Some symptoms of alcohol abuse are familiar, such as nausea and vomiting, disorientation and altered behavior. Yet, many Maryland Recovery clients don’t know alcohol affects nutrition, too.
Excessive alcohol consumption depletes necessary nutrients and vitamins from your body. This, in turn, aggravates other symptoms of alcohol abuse and makes you feel miserable. The worse you feel, the more likely you are to seek relief from alcohol. Keeping your body healthy can protect you from this kind of temptation.
How Alcohol Affects Nutrition
Moderate drinking will not adversely affect your nutrition. Actually, some alcoholic beverages have health benefits when consumed responsibly. However, chronic drinking and alcoholism deplete several key nutrients and vitamins.
One of the most serious depletions is that of thiamine or vitamin B1. Vitamin B1 helps your body make adenosine triphosphate (ATP), which it uses for energy. The vitamin also helps you metabolize carbohydrates, which are converted into energy. Thus, vitamin B1 deficiency can cause excessive fatigue.
Vitamin B1 deficiency has several other serious consequences. If left untreated, it can develop into beriberi, a disease that inflames the nerves and heart. Beriberi often causes paralysis, heart failure and severe damage to the circulatory system. If you experience shortness of breath, swollen limbs or rapid heart rate on a regular basis, you may already have beriberi.
Alcohol also depletes another B vitamin called folate. Folate deficiency causes malnutrition of red blood cells, which in turn causes forms of anemia. One condition commonly associated with folate deficiency is megaloblastic anemia. Megaloblastic anemia often occurs during pregnancy and interferes with an embryo’s spinal cord formation. For this and many other reasons, women who are, or plan to become, pregnant should not drink.
Even if your vitamin B levels remain normal, you may experience other deficiencies. Alcoholism commonly depletes vitamins A, C, D and E. Such deficiencies weaken your immune system, leaving you vulnerable to many illnesses and chronic conditions. For example, your body tissue and bones may start to break down and lose the ability to repair themselves. You might also notice symptoms of nerve diseases like peripheral neuropathy (nerve weakness).
Other Nutritional Deficiencies
The body depends heavily on minerals, such as iron, zinc and magnesium. Alcohol depletes these just like vitamins. Magnesium is especially vulnerable to depletion. Like vitamin B1 and folate, magnesium keeps your circulatory, cardiac and nervous systems healthy.
Without an adequate supply of magnesium, you could experience all kinds of symptoms. These include frequent headaches, mood swings, and anxiety, as well as chronic conditions such as diabetes and osteoporosis.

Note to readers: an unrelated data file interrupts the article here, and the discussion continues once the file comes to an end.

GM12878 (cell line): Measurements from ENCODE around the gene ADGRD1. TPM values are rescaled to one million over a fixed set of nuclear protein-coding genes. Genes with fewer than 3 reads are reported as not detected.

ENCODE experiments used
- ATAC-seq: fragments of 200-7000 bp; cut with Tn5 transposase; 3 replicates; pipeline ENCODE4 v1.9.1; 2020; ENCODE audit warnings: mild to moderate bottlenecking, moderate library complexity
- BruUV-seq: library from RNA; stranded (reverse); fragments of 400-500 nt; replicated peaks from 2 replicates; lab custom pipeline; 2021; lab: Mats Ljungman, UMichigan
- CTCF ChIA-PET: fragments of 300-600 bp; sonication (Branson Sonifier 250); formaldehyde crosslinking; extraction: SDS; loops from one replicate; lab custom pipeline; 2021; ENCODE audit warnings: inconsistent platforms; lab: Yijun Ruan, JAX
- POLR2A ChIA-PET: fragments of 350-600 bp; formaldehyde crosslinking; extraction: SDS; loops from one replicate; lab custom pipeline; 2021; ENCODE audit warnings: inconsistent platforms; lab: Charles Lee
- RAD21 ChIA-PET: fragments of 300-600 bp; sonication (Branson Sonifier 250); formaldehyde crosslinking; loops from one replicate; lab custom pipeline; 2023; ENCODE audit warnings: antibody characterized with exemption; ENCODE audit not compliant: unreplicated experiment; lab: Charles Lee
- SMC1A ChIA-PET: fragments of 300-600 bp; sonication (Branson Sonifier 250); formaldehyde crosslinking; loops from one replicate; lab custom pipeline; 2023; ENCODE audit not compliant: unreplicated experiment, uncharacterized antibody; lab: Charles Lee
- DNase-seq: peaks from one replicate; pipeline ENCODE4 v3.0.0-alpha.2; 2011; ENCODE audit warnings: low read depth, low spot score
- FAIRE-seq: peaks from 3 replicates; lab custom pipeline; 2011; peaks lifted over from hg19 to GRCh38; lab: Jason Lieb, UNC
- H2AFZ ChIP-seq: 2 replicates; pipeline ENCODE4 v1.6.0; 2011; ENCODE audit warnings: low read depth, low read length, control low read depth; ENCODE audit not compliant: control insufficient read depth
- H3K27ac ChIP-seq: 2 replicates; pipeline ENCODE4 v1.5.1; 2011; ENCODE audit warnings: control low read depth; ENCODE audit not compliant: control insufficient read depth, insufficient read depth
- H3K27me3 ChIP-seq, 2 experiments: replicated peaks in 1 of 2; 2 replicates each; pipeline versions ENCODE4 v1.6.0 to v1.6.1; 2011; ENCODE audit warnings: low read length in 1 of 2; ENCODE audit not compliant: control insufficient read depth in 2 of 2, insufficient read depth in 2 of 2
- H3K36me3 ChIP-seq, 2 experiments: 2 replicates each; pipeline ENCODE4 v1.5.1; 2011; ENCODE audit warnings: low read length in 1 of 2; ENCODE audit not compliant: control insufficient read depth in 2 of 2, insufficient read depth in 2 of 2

Even if you don’t experience any of the symptoms listed above, excessive alcohol use will dehydrate you. As your body loses water, you will experience several potentially serious conditions. For example, as your body’s water depletes, so does its glucose. As a result, you may develop hypoglycemia, which causes anxiety, shakiness and a feeling of “brain fog,” among other symptoms.
Consistent dehydration also keeps your liver from filtering toxins out of your body. This is why so many alcoholics develop liver problems like cirrhosis – and why some eventually need liver transplants.
Hormonal And Other Effects
Alcohol does more than deplete your nutrients. Heavy drinking or alcoholism takes a toll on your hormones, which negatively impact mood, appearance and other factors. For example, heavy drinking is often linked to being overweight because of the many extra calories in alcoholic beverages. Excessive alcohol consumption also raises levels of hormones such as estrogen, which contributes to breast tissue development and may raise women’s risk of breast cancer.
Alcoholism May Slowly Kill You
Alcohol use is linked to a number of cancers, including liver, colon, rectum, esophageal and breast. It has also been linked to various cancers of the mouth, throat and voice box, particularly among people who also use tobacco.
Inflamed organs find it more difficult to fight off cancer. In combination with the vitamin deficiencies discussed above, regular and heavy alcohol use will increase your risk for cancer. Alcohol abuse may also increase the risk that your cancer will metastasize easily and become harder to treat.
Dealing With The Nutritional Effects Of Alcoholism
When you enter an inpatient treatment facility like Maryland Recovery, the staff will ensure you receive the nutrition you need. You won’t be placed on a diet, but instead will be offered a wide variety of healthy foods. This way, your body will become used to depending on food for fuel instead of alcohol.
If you or a loved one is suffering from alcohol abuse, please contact us today to speak to our highly specialized counselors and nutritionists to get the help you need.
Dr. Bhalavat is Board Certified in General Psychiatry and Addiction Medicine, and provides inpatient evaluation and consultation services at the University of Maryland Upper Chesapeake Medical Center, University of Maryland Harford Memorial Hospital, Maryland Recovery Partners, and Citizens Care & Rehabilitation Center. Dr. Bhalavat’s background includes treatment of depression, anxiety disorders, schizophrenia spectrum disorders, bipolar disorder, substance abuse and dementia.